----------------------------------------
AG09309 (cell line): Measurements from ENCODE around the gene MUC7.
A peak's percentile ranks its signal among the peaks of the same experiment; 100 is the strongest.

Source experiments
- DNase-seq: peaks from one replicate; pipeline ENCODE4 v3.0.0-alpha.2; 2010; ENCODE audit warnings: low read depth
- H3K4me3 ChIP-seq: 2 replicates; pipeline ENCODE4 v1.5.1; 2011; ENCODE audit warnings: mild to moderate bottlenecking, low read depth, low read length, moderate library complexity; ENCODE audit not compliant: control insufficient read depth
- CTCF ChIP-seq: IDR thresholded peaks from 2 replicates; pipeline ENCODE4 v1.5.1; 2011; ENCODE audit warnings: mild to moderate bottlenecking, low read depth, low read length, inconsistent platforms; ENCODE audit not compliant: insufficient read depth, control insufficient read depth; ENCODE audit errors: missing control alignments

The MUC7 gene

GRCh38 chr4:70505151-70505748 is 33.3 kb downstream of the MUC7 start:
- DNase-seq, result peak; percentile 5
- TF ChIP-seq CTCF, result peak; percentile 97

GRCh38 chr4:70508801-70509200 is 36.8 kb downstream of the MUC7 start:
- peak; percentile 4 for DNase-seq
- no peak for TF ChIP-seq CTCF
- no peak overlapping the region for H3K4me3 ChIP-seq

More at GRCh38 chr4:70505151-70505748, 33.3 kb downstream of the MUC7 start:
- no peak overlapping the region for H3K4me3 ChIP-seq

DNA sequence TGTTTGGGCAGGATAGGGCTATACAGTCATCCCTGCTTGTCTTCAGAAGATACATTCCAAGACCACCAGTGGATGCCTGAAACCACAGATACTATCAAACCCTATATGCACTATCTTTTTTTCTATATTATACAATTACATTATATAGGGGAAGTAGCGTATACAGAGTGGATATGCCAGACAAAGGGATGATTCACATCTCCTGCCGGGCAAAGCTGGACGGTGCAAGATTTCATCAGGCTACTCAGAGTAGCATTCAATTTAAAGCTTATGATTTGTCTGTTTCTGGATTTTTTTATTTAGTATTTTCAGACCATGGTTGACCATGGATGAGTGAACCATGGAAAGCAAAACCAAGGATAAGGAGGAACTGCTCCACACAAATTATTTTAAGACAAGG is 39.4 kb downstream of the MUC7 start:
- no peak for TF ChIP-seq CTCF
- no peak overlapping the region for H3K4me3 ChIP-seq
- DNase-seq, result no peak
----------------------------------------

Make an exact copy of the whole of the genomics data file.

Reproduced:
AG09309 (cell line): Measurements from ENCODE around the gene MUC7.
A peak's percentile ranks its signal among the peaks of the same experiment; 100 is the strongest.

Source experiments
- DNase-seq: peaks from one replicate; pipeline ENCODE4 v3.0.0-alpha.2; 2010; ENCODE audit warnings: low read depth
- H3K4me3 ChIP-seq: 2 replicates; pipeline ENCODE4 v1.5.1; 2011; ENCODE audit warnings: mild to moderate bottlenecking, low read depth, low read length, moderate library complexity; ENCODE audit not compliant: control insufficient read depth
- CTCF ChIP-seq: IDR thresholded peaks from 2 replicates; pipeline ENCODE4 v1.5.1; 2011; ENCODE audit warnings: mild to moderate bottlenecking, low read depth, low read length, inconsistent platforms; ENCODE audit not compliant: insufficient read depth, control insufficient read depth; ENCODE audit errors: missing control alignments

The MUC7 gene

GRCh38 chr4:70505151-70505748 is 33.3 kb downstream of the MUC7 start:
- DNase-seq, result peak; percentile 5
- TF ChIP-seq CTCF, result peak; percentile 97

GRCh38 chr4:70508801-70509200 is 36.8 kb downstream of the MUC7 start:
- peak; percentile 4 for DNase-seq
- no peak for TF ChIP-seq CTCF
- no peak overlapping the region for H3K4me3 ChIP-seq

More at GRCh38 chr4:70505151-70505748, 33.3 kb downstream of the MUC7 start:
- no peak overlapping the region for H3K4me3 ChIP-seq

DNA sequence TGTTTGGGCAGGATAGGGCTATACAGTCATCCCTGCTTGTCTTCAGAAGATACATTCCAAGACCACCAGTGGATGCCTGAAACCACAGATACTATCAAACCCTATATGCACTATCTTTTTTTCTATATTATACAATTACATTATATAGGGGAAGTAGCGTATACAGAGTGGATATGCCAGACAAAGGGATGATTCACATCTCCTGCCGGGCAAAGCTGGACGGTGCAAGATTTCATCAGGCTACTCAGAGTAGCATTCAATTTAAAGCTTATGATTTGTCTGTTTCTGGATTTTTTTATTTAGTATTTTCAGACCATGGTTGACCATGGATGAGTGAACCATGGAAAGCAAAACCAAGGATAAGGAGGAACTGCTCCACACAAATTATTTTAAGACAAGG is 39.4 kb downstream of the MUC7 start:
- no peak for TF ChIP-seq CTCF
- no peak overlapping the region for H3K4me3 ChIP-seq
- DNase-seq, result no peak